BA strike: Hopes rise for end to cabin crew dispute

BA planes
Image caption The row between the Unite union and BA has been going on since 2009

The long-running dispute between British Airways and some of its cabin crew may be close to being resolved, the BBC has learnt.

Union representatives are said to be "content" with what has been negotiated during talks with BA.

An offer will be put to a meeting of members at Heathrow on Thursday. If members endorse it with a show of hands, they will be formally balloted.

There have been 22 days of strikes over the past 18 months.

A spokesman for Bassa, the British Airways cabin crew union which is a branch of the Unite union, confirmed that "talks have now concluded to the satisfaction of both parties".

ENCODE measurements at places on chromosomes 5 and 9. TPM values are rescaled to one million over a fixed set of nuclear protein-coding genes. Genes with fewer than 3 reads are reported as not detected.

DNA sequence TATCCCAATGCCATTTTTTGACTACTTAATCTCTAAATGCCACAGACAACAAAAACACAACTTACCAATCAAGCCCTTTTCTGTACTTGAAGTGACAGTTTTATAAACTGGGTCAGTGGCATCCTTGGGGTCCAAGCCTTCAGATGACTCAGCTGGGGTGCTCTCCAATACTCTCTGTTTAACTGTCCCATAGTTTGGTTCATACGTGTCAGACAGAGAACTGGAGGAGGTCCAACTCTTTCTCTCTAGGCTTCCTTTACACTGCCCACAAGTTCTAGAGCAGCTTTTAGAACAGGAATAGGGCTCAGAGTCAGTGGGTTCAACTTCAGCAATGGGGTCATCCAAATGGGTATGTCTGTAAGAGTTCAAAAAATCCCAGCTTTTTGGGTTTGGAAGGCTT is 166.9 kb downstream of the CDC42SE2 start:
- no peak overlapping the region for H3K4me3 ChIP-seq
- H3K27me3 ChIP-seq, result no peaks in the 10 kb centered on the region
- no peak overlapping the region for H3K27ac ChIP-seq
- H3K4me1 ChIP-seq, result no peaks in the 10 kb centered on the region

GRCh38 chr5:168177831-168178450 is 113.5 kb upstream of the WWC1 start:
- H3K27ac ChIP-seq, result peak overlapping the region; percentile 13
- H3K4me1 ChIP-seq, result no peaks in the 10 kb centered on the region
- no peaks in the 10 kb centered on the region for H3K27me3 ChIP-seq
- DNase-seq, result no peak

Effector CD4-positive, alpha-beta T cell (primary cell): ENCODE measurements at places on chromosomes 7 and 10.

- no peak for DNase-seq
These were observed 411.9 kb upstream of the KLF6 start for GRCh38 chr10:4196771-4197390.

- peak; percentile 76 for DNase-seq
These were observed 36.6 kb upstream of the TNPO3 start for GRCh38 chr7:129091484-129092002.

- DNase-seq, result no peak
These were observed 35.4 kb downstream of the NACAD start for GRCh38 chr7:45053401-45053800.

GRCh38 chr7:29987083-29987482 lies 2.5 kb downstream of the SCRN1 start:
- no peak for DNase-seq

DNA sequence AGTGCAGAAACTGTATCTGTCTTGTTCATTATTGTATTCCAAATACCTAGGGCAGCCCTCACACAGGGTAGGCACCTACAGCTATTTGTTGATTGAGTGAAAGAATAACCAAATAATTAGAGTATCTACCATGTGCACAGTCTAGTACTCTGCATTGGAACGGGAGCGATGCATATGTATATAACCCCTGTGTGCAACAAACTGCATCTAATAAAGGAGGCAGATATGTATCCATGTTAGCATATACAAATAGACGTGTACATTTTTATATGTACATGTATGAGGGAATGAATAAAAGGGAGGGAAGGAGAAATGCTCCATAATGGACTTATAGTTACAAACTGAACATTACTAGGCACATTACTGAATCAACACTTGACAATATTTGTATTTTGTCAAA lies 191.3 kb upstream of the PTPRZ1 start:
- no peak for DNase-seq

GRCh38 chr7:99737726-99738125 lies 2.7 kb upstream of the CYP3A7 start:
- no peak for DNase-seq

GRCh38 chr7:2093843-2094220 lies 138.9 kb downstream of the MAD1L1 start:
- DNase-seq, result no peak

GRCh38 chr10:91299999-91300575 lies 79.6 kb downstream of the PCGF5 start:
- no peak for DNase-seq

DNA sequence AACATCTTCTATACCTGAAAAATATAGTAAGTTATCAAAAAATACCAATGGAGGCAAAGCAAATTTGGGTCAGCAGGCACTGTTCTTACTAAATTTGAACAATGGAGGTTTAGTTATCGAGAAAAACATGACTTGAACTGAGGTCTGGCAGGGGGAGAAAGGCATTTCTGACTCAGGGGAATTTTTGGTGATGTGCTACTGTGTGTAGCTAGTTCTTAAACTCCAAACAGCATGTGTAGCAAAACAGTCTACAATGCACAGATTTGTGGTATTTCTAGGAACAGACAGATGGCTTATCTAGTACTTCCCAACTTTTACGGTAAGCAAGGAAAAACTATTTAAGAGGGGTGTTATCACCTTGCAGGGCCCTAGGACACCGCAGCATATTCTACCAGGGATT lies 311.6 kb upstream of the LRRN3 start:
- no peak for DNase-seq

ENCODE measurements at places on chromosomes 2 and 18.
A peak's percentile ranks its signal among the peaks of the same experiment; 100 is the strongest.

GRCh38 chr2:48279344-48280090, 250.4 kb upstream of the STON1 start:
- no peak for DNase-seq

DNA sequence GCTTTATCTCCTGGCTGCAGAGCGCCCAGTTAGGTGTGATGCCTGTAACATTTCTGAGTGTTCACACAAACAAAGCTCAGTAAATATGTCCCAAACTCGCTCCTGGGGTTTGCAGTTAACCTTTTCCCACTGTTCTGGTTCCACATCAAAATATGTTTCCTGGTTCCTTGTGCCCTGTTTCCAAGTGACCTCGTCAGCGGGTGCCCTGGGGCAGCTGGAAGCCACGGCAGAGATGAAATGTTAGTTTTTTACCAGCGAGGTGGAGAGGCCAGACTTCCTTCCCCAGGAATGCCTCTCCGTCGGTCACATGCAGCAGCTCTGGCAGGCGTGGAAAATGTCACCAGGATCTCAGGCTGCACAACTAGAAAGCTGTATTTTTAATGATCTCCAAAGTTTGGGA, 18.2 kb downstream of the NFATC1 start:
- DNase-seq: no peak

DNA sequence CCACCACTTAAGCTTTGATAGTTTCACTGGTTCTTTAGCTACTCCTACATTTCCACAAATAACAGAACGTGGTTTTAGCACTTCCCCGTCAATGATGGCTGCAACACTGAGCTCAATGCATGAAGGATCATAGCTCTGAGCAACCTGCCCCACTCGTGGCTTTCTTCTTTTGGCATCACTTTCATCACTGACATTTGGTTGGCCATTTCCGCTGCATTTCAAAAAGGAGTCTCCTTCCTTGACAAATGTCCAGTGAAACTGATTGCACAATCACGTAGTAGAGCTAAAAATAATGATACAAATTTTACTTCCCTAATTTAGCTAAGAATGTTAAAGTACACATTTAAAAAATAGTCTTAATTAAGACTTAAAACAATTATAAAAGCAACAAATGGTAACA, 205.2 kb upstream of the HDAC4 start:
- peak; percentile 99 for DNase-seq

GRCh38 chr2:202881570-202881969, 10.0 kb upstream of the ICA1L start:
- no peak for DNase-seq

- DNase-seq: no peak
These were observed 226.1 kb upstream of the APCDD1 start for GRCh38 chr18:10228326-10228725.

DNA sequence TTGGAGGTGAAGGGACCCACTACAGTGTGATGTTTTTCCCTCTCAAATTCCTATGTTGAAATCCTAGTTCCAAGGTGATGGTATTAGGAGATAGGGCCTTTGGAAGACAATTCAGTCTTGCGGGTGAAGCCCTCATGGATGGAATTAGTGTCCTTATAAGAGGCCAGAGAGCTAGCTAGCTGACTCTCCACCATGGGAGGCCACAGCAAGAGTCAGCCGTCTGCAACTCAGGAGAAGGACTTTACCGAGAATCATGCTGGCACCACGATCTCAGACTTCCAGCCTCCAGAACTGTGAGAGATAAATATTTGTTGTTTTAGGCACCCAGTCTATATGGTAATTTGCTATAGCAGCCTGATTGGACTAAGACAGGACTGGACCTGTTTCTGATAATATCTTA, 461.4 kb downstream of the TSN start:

Talks between the two sides have been going on for weeks. They began in March when cabin crew voted in favour of a further round of industrial action.

The union held back from announcing dates pending negotiations.

The dispute began in November 2009 as a row about staffing levels on some long-haul flights.

But after the strikes, the unions' demands shifted to the reinstatement of some workers sacked during the industrial action and the airline's decision to take away travel perks from striking staff.

The bill for the disruption caused to the airline was estimated to be £150m.

Willie Walsh, who became the focus of many members' anger as BA chief executive, has moved on to head International Airlines Group, the company formed by the merger of BA and the Spanish carrier Iberia.

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